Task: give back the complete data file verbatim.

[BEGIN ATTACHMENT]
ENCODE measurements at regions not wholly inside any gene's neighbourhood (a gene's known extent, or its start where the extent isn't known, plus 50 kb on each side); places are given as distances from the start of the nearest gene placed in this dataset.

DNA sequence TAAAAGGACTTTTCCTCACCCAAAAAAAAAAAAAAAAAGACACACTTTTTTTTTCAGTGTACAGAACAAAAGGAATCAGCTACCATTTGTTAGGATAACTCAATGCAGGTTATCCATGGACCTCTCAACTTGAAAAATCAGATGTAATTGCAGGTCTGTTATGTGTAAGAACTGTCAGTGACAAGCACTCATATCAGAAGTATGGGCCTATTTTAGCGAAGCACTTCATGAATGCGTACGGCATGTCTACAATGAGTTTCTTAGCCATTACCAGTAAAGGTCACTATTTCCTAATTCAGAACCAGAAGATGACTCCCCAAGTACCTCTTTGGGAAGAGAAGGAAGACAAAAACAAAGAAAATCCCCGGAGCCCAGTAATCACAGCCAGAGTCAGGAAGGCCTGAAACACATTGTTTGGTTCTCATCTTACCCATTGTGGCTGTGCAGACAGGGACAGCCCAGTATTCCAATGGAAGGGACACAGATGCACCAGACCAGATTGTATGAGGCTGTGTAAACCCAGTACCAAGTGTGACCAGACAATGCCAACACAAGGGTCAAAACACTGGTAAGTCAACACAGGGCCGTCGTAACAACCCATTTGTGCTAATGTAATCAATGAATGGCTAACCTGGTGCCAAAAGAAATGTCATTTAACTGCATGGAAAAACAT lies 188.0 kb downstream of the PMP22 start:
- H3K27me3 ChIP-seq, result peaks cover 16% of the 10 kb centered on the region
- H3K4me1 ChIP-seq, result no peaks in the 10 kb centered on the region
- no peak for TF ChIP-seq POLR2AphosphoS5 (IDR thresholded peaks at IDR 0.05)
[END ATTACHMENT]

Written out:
ENCODE measurements at regions not wholly inside any gene's neighbourhood (a gene's known extent, or its start where the extent isn't known, plus 50 kb on each side); places are given as distances from the start of the nearest gene placed in this dataset.

DNA sequence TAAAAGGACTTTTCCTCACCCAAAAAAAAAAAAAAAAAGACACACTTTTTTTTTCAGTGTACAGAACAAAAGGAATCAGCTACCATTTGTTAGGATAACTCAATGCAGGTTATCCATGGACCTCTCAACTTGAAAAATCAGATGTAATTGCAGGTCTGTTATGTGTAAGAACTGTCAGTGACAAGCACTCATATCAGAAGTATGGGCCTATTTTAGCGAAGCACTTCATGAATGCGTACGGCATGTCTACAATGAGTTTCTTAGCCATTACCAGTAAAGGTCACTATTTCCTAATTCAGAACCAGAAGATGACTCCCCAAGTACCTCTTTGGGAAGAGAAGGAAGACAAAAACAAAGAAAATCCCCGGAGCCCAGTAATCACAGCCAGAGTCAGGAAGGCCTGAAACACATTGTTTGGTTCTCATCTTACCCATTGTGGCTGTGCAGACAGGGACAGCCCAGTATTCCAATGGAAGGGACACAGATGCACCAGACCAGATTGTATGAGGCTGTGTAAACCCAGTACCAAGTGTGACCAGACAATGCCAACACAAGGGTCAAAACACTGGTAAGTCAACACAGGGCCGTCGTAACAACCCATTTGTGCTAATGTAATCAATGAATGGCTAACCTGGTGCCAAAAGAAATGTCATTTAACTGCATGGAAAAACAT lies 188.0 kb downstream of the PMP22 start:
- H3K27me3 ChIP-seq, result peaks cover 16% of the 10 kb centered on the region
- H3K4me1 ChIP-seq, result no peaks in the 10 kb centered on the region
- no peak for TF ChIP-seq POLR2AphosphoS5 (IDR thresholded peaks at IDR 0.05)